Ten days ago, we wrote a feature that offered a quick look back at the official announcement of Windows 1.0 by Microsoft, 40 years ago on November 10, 1983. We mentioned at the time that Microsoft was planning to actually launch its OS sometime in April 1984.
Unfortunately, that didn’t happen. Instead, the PC world had to wait over two years before Microsoft actually put Windows 1.0 (actually Windows 1.01) on sale. That happened 38 years ago today, on November 20, 1985.
We won’t go into any of the details about the OS that we discussed in our last feature on Windows 1.0. However, there’s lots of evidence that after that initial press event in New York City to reveal the OS, its development hit some early snags.
Technologizer has a column written by Tandy Trower, who was a product manager for the first release of Windows. Previously while at Microsoft, Trower was a product manager for BASIC, and had even managed some of its earliest PC games like the first Flight Simulator. However, he wrote that at one point he had “just gone through one of those infamous grueling project reviews with Bill Gates” about the company’s BASIC strategy and how it was getting hit by competitors. He spoke to Steve Ballmer, then the head of product marketing for the company, “and suggested that perhaps I was the wrong person for this job.”
Trower then wrote that a couple of weeks after that meeting, Ballmer came back to him and suggested he take over the management of Windows 1.0. By that time, the OS had gotten hit with a “vaporware” and plans to license it to IBM, similar to the license to MS-DOS, didn’t work out, with IBM developing its own GUI OS called TopView.
That meant Microsoft would have to sell Windows 1.0 directly to users, which it didn’t have to do with MS-DOS. Trower wrote:
Since I had been the product manager that had the most experience with marketing technically oriented products through retail channels (rather licensed to PC vendors), Ballmer thought the job might be a good fit. In addition, he pointed out that since Windows was intended to expand the appeal of PC through its easier-to-use graphical user interface, it should appeal to my more end-user product experience and interests.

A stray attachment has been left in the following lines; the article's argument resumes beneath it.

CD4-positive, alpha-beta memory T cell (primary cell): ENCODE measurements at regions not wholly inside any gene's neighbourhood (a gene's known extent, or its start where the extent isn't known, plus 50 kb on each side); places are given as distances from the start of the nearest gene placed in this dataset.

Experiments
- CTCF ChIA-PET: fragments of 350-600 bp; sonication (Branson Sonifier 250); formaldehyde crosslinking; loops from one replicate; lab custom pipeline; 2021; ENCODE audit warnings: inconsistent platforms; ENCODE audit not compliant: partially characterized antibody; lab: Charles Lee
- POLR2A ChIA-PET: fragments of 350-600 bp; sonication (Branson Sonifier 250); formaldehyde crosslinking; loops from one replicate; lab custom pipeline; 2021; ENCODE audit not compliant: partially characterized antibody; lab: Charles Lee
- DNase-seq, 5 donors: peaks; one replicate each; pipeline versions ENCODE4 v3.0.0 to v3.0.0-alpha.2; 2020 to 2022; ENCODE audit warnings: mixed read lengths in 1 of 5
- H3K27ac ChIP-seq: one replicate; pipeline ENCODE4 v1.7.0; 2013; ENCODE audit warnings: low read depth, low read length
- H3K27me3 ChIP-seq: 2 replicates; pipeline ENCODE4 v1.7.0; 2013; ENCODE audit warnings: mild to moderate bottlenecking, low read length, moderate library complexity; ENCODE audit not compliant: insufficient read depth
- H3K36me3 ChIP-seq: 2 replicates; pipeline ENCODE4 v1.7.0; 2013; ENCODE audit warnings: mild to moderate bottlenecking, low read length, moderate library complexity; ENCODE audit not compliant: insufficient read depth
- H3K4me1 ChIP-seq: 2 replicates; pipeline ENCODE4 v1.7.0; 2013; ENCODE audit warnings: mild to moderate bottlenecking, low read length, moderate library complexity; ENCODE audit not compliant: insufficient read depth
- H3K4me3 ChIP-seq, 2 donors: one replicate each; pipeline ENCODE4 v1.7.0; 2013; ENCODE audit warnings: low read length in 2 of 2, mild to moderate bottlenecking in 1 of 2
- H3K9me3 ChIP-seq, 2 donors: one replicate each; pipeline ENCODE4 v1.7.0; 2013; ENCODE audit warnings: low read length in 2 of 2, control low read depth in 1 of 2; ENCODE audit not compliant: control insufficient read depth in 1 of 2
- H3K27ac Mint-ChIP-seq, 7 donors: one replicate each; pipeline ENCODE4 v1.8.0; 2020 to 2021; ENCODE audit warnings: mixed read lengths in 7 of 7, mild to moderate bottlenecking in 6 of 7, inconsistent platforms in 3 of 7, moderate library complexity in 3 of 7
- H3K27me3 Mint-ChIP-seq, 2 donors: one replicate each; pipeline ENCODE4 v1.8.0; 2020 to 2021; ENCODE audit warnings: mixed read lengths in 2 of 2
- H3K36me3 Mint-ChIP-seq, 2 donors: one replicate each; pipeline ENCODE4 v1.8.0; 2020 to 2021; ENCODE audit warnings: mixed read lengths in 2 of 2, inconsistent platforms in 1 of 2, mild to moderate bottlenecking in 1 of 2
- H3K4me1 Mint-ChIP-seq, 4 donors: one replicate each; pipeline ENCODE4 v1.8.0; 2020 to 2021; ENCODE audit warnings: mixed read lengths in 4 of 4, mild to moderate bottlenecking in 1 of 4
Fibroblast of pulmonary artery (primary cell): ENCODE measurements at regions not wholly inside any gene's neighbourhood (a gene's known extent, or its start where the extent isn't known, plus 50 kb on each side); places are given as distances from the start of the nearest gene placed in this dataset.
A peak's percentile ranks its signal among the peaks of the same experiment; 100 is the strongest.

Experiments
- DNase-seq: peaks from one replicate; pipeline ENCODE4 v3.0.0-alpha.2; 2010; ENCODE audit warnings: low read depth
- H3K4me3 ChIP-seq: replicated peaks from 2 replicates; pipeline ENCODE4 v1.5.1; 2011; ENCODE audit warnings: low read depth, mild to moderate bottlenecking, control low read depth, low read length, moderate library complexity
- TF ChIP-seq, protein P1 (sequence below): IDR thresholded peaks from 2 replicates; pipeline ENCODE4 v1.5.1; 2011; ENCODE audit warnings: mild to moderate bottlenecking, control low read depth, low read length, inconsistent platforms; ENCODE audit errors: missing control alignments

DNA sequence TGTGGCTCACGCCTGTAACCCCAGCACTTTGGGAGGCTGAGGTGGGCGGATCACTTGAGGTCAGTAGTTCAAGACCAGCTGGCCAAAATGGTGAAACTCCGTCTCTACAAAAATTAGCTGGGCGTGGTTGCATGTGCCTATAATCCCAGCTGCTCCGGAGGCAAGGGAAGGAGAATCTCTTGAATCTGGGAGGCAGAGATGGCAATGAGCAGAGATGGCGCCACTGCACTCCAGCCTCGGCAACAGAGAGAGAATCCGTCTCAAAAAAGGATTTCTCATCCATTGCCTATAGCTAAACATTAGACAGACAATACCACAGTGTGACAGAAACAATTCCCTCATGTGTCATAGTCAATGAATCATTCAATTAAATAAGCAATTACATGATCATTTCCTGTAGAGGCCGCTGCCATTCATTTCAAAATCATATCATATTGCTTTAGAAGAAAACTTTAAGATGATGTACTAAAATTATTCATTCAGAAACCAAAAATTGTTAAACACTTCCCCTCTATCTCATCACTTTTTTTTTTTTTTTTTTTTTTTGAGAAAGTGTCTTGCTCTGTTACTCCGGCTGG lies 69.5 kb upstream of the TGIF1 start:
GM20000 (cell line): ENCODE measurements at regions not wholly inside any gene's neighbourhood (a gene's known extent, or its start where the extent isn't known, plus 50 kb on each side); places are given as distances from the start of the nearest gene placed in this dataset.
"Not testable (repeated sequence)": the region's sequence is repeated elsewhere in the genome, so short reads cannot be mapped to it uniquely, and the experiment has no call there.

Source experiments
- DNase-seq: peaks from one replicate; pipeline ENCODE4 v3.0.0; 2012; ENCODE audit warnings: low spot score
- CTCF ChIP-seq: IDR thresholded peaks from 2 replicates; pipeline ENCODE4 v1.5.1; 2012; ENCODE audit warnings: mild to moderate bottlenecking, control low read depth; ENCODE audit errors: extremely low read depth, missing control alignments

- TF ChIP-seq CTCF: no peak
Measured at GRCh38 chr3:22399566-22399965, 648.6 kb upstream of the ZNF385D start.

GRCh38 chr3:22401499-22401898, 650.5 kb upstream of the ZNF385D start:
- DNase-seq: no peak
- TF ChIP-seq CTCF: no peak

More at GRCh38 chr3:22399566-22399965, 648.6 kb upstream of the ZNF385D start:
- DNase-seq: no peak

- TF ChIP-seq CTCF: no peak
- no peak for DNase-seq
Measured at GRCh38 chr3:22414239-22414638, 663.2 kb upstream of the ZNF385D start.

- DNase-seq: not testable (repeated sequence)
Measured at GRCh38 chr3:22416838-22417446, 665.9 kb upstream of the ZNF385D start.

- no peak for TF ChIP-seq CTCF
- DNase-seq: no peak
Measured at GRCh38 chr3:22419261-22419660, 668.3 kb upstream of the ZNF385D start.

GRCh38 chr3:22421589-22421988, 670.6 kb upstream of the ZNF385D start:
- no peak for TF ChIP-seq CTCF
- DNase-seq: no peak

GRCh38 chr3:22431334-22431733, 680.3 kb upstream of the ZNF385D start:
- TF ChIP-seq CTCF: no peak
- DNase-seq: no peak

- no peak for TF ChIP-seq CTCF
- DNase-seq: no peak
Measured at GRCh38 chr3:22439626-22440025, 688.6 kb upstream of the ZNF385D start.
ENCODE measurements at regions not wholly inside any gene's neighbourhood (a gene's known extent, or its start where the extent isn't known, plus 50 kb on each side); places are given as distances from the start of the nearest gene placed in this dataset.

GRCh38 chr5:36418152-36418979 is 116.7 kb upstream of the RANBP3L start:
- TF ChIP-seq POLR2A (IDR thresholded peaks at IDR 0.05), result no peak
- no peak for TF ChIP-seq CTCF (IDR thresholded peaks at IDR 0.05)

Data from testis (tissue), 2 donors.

Trower accepted the job and joined the Windows team in January 1985. He later suggested to Ballmer and Gates that Windows 1.0 should include a number of small applications to show what the OS could do. When the OS finally shipped, it included a number of apps that are still included in the latest versions of Windows, including Notepad, Paint, Calculator, Clock, and more. There was also a simple word processor program called Write.
However, Windows 1.0 was still not close to being ready to ship, according to Trower, by the summer of 1985. He wrote that Ballmer made the decision to release an early build, which was called the Premiere Edition, to “key application vendors, analysts, and members of the press for feedback”.
Trower even mentioned another early Microsoft team member who went onto much bigger things:
We worked all through the summer, typically seven days a week, to finalize things and thoroughly test the code. One of my program managers, Gabe Newell–now the head of the successful game company Valve–would pound on the software until late into the night and morning hours and then sleep in his office.
In the end, Windows 1.01 finally launched 38 years ago today. As we have mentioned before, it was not a critical or sales success for Microsoft, and it wasn’t until the release of Windows 3.0 many years later that the OS finally managed to defeat all of the other IBM PC-based GUI operating systems to become the huge product that it is today in the industry.